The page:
So, how does an excursion around the town provide opportunities for learning? Excursions in and around towns can help in the following ways:
- It builds on children's everyday experiences
- It helps create a sense of community
- It helps teach about the different cultures that might exist around where you live
- It promotes the idea of being out in the open air taking walks, keeping healthy and staying active
- It can help children gain confidence about being out and learning about road safety
- It helps children learn about how seasons can effect the environment in which they live
Things to look out for:
- Different styles of buildings (cottages, old office block, modern houses, old shops)
- 'Street furniture': street lamps, phone boxes, ride-on toys, post boxes, benches, display signs etc.
- Road signs
- Letters and numbers on shop fronts
- Road and rail networks
- Different vehicles (colours, styles, types)
- Building materials: concrete, bricks, wood, glass, metal
- Sounds and smells
- The people around and what they do (bus drivers, road sweepers, children, adults doing gardening etc.)
How can you enhance the experience? Here are a few ideas:
- Talk about what you see as you go along your walk. If you see a bus, look at it's wheels, the colour of the paintwork, how many people are on it, adverts on the side etc.
- Listen to noises and discuss smells. Try and name all the noises (pedestrian crossing 'beeps', diggers, car horns, sirens, shops blaring music)
- Ask questions: where is the red car?, what's in the tree?, who can see a bus?
- Spot different materials used in towns and talk about how strong they are: iron railings, wooden fence, plastic door, brick houses etc
- Look at signs and talk about them. What might they all mean?
- Stop to watch a building site or a dustbin lorry collecting bins. Chat about what they are doing and what happens.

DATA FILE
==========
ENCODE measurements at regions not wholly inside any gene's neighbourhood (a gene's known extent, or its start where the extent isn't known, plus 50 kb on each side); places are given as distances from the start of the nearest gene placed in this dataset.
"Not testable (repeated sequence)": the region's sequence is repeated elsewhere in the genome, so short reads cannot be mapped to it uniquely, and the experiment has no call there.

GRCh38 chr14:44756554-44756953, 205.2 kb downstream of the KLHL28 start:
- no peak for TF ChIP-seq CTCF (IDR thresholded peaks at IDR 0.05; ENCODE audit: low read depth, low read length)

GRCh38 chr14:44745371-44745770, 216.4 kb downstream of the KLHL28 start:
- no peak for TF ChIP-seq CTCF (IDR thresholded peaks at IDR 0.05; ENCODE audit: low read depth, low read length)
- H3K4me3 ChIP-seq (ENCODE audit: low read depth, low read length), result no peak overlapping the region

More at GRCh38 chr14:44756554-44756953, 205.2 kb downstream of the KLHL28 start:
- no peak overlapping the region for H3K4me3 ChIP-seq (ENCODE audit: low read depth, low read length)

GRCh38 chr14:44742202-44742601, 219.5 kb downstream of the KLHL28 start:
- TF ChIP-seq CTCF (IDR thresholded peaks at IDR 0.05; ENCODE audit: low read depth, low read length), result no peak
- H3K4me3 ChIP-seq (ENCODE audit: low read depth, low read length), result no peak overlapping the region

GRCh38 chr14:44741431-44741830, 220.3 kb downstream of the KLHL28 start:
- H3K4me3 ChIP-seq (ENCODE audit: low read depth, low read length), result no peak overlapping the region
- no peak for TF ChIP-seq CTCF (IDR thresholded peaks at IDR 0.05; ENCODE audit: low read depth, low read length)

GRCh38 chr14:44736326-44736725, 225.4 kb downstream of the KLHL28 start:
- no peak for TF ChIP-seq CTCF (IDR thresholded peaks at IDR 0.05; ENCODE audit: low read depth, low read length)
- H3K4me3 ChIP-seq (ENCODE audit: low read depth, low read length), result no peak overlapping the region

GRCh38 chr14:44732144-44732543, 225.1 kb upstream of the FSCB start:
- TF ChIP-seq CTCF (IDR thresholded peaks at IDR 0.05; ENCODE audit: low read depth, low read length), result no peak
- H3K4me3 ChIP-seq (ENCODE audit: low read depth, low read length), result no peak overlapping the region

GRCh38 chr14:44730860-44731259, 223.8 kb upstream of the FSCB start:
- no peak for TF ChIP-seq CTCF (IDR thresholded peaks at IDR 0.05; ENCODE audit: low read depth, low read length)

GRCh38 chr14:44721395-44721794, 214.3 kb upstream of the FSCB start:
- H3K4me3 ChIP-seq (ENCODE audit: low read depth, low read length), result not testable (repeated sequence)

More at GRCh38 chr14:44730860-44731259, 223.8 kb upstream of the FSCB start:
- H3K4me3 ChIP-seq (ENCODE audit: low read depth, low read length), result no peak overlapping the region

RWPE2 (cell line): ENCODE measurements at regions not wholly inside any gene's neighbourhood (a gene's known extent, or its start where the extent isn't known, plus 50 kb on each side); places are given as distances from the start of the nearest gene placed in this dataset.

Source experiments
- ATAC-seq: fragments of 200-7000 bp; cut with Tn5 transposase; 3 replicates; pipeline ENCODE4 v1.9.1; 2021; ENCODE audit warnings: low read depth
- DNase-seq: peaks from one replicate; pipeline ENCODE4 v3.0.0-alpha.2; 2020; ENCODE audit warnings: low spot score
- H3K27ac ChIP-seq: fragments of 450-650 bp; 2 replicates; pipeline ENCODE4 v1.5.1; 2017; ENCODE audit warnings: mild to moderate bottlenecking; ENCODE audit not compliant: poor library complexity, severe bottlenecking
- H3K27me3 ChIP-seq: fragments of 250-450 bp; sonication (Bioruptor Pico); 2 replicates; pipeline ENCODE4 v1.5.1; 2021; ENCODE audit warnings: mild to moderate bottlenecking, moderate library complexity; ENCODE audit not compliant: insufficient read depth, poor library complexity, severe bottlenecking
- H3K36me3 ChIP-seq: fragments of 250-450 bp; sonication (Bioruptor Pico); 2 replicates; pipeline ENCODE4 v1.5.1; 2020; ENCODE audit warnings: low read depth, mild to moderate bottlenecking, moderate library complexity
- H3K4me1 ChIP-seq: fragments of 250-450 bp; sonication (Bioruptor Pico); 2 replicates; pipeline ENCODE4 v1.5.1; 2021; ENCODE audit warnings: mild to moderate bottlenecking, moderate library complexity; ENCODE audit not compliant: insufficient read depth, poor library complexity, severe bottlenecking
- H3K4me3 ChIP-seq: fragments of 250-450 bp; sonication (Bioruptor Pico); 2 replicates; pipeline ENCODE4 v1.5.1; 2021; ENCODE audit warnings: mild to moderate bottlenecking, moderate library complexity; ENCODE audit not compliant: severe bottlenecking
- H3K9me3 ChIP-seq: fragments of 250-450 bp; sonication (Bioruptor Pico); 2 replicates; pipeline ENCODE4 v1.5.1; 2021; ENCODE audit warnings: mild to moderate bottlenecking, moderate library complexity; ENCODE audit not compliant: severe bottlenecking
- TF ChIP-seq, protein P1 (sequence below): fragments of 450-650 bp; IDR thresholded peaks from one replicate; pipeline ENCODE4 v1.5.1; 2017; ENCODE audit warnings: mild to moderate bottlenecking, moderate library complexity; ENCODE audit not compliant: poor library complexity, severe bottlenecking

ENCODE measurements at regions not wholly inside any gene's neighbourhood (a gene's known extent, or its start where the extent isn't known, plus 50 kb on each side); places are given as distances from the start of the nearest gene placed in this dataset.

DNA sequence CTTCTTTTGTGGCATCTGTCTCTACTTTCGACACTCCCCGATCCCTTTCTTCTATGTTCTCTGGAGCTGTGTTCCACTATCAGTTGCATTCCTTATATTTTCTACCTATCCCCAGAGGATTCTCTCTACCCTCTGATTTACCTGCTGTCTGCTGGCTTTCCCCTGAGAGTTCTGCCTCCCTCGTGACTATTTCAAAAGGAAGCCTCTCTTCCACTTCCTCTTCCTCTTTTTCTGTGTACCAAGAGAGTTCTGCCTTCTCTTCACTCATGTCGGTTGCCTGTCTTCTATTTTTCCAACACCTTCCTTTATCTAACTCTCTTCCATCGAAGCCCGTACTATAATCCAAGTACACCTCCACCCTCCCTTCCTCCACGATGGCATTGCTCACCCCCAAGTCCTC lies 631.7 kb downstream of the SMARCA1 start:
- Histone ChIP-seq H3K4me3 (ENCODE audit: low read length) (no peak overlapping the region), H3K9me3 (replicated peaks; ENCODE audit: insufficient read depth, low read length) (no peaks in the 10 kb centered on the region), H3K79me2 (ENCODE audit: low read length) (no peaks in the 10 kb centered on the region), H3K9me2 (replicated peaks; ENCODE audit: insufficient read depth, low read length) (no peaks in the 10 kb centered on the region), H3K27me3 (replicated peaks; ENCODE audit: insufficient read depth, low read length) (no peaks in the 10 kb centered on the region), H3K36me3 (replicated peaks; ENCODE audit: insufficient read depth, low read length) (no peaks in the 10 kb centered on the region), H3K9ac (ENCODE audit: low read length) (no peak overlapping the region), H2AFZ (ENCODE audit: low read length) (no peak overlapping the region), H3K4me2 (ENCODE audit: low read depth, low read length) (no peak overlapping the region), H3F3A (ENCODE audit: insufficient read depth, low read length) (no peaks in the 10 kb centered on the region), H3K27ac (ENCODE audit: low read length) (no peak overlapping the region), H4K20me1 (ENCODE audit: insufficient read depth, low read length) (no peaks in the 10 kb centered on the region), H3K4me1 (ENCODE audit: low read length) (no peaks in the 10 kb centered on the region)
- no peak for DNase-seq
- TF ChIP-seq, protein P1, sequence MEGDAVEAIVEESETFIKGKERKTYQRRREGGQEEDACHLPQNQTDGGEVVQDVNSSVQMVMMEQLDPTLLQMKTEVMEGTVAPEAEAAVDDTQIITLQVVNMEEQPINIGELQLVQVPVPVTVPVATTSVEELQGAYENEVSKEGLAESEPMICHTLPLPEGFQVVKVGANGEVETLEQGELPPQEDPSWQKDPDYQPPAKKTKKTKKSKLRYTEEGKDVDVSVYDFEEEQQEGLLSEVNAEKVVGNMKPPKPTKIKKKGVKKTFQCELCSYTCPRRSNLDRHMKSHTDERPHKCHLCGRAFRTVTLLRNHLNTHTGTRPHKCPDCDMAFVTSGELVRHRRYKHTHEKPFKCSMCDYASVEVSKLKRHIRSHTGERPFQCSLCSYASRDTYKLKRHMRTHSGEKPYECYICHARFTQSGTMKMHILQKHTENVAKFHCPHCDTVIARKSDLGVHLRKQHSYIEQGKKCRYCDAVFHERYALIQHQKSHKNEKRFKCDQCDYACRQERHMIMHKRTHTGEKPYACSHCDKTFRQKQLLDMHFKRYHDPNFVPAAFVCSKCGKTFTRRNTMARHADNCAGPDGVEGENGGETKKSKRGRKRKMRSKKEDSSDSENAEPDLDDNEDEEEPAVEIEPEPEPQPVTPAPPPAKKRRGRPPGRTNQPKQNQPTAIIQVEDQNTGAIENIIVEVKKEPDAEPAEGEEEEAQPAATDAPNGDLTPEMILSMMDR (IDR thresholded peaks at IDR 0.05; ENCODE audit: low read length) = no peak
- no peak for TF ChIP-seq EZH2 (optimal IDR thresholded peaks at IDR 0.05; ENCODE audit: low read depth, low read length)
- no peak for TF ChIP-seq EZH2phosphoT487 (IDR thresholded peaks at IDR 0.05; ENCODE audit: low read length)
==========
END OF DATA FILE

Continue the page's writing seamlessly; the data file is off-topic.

- Look at road signs and the symbols used eg speed limit numbers, construction signs, house numbers; discuss different colours used - blue/white for information, red/white and yellow/black for warnings, green/white for environmental information, bright colours for shop fronts etc.
- Look for shapes: square garage door, rectangle front door, round letter box etc.
- Take some photos of your trip and turn them out as a map.
- For older children and pre-schoolers, you can couple the outing with other activities when you get back home
- Ask them where they want to walk to? Involve them in the planning of the trip and supplies they will need (eg. snack, drink)
- Make a map of the trip and follow it, draw in any landmarks you pass
- Ask them to remember things they saw on the trip and draw them when they get home
Have fun and enjoy your environment!
Shapes and colours are amongst the first concepts that babies learn and learning them helps to stimulate connections in the brain that will continue to serve your baby as they learn throughout their childhood. Learning both shapes and colours with your baby can be fun for both of you. Here's a fun idea on how to familiarise your baby with both.